4. The technical side will change

Heinert: "Even at intermissions, you're looking at the concourse ... it's the things you go to automatically. Those will be things that will be difficult for our director. He's done hockey and football and everything else for decades. All those things you fall back on -- hit this (camera) shot, hit this shot ... all those are gone. All those muscle memories have to be relearned. Where are those fans located at? You can't show the same 10 people over and over. That'll be different. Last March when we were ready to do the NCHC quarterfinals without fans for about 24 hours there, we had a meeting to go through some of these things we'd have to address. What do you do when a goal is scored? What new camera shots can tell the story? Camera 3 will go to opposing goalie or opposing coach maybe. Those will be the things to sort out. It was nice to have a chance to think about this already back in March."

Ralston: "It's a very interesting challenge from a technical side. What do we need? Every time I think about it, I come up with different wrinkles. Golf is using a big, long boom mic to do interviews. Do we need to do that? We had Dick Bremer on our morning show with Tim and I, and it sounds like for Major League Baseball, Bremer said they're going to do away games from Target Field on a TV screen from the away press box. Does college have the ability to do that? There are so many other questions that permeate by the hour, not the day, as thing unfolds. My mind is constantly worrying about the technical standpoint."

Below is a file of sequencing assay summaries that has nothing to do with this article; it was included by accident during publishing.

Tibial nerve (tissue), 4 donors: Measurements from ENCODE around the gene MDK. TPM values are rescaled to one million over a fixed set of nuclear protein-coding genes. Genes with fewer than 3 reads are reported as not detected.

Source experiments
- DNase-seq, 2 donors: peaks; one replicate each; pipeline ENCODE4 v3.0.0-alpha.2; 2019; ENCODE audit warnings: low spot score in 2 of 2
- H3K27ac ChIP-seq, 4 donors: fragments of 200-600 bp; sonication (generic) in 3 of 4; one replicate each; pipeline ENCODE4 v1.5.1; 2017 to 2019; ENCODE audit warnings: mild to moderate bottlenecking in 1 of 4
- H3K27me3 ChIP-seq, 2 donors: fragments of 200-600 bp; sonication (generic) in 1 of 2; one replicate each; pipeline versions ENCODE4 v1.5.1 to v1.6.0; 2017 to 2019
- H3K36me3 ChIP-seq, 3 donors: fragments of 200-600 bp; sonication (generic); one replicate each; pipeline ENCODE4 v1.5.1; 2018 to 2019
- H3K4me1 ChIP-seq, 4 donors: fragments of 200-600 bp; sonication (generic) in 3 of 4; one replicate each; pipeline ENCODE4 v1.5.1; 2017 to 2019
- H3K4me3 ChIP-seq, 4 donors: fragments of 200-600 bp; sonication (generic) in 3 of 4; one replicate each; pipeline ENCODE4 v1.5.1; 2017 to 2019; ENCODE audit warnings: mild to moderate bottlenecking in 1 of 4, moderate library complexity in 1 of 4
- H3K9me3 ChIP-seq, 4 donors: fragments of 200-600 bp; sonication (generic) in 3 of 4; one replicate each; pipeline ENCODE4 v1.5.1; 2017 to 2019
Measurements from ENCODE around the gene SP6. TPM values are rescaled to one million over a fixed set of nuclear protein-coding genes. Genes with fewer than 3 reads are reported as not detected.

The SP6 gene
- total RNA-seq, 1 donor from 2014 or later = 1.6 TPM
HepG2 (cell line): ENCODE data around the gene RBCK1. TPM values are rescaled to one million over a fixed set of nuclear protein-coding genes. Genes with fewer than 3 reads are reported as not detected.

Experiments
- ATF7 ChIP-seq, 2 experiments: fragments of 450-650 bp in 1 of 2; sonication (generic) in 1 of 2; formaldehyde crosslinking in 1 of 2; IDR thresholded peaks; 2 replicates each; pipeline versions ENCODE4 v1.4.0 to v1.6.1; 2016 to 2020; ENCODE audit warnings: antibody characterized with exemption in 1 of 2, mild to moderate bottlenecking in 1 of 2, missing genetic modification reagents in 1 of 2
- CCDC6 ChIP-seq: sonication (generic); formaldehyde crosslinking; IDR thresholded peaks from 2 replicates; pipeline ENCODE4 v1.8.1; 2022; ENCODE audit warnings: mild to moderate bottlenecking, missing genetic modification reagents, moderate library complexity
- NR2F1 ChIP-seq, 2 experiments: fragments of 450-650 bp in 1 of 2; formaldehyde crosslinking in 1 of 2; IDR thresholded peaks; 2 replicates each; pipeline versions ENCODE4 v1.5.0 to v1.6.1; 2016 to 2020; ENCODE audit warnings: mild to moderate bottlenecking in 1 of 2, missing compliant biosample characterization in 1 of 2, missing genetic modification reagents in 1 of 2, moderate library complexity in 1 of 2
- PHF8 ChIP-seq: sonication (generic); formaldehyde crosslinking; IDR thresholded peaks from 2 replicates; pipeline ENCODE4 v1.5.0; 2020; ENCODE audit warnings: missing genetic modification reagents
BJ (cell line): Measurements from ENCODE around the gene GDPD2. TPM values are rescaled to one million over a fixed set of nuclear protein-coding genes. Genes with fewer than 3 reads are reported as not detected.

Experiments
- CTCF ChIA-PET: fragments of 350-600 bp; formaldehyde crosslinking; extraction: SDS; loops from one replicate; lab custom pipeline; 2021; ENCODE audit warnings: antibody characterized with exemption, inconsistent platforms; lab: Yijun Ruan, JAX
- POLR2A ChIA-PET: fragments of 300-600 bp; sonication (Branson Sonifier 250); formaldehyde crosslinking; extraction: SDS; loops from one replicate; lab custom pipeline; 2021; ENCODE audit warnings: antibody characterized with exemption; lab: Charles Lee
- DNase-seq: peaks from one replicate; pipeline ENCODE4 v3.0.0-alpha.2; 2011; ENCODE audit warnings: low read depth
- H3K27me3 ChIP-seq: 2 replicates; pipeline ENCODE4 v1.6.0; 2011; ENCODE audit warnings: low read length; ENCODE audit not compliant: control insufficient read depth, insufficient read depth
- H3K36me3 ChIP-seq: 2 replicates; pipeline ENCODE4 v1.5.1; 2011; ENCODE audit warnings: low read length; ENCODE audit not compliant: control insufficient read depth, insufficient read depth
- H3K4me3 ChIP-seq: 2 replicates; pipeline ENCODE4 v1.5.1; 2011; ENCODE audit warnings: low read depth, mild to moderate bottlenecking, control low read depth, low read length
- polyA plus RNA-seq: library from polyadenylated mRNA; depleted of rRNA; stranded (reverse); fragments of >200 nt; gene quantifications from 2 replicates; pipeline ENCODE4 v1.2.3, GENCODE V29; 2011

Michaels: "You have to be more strategic with (natural sound microphones). In football, we use a parabolic. We have the parabolic guy getting sound from the field. He's usually near the line of scrimmage. You can hear the hut-hut, the pad pop and a coach yell. Football can be easier with that. In basketball, you need to be strategic with your crowd mic and maybe have it closer to the bench or have basket mics, so you can hear the swish."

5. It's going to make broadcasters even more valuable

Michaels: "Broadcasters are even more important to bring games to people who can't be there -- to put someone in a seat who's not allowed to be in because of corona. I think broadcasters will be even more vital."

Heinert: "We know that because people aren't in the stadium there's a lot of people wishing they were there in person. I think that knowledge will help us all in this industry to rally for the folks who are missing out. That'll help us bring the energy and emotion we're experiencing live ... the privilege we will have to get to be there in person. I don't think we're going to take that aspect for granted."